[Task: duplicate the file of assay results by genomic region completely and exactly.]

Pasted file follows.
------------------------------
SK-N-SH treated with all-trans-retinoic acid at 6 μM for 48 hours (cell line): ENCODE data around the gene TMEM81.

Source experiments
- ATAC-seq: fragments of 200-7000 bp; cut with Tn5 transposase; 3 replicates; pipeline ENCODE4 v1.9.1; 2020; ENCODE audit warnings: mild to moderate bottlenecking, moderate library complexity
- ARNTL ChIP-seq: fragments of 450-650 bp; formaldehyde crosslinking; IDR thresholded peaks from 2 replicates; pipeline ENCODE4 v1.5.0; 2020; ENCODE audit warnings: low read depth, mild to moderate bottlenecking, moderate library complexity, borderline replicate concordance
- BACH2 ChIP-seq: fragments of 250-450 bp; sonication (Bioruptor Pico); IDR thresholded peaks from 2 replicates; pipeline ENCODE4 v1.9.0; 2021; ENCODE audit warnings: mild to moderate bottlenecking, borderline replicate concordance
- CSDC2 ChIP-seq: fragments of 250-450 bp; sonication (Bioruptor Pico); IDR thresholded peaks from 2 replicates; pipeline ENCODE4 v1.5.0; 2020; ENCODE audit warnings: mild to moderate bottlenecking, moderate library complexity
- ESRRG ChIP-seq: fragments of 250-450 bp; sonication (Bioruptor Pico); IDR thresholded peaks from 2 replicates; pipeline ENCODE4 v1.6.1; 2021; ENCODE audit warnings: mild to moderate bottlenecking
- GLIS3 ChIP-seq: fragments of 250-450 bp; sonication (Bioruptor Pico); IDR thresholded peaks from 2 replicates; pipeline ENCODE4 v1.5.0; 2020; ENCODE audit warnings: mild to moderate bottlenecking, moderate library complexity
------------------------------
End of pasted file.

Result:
SK-N-SH treated with all-trans-retinoic acid at 6 μM for 48 hours (cell line): ENCODE data around the gene TMEM81.

Source experiments
- ATAC-seq: fragments of 200-7000 bp; cut with Tn5 transposase; 3 replicates; pipeline ENCODE4 v1.9.1; 2020; ENCODE audit warnings: mild to moderate bottlenecking, moderate library complexity
- ARNTL ChIP-seq: fragments of 450-650 bp; formaldehyde crosslinking; IDR thresholded peaks from 2 replicates; pipeline ENCODE4 v1.5.0; 2020; ENCODE audit warnings: low read depth, mild to moderate bottlenecking, moderate library complexity, borderline replicate concordance
- BACH2 ChIP-seq: fragments of 250-450 bp; sonication (Bioruptor Pico); IDR thresholded peaks from 2 replicates; pipeline ENCODE4 v1.9.0; 2021; ENCODE audit warnings: mild to moderate bottlenecking, borderline replicate concordance
- CSDC2 ChIP-seq: fragments of 250-450 bp; sonication (Bioruptor Pico); IDR thresholded peaks from 2 replicates; pipeline ENCODE4 v1.5.0; 2020; ENCODE audit warnings: mild to moderate bottlenecking, moderate library complexity
- ESRRG ChIP-seq: fragments of 250-450 bp; sonication (Bioruptor Pico); IDR thresholded peaks from 2 replicates; pipeline ENCODE4 v1.6.1; 2021; ENCODE audit warnings: mild to moderate bottlenecking
- GLIS3 ChIP-seq: fragments of 250-450 bp; sonication (Bioruptor Pico); IDR thresholded peaks from 2 replicates; pipeline ENCODE4 v1.5.0; 2020; ENCODE audit warnings: mild to moderate bottlenecking, moderate library complexity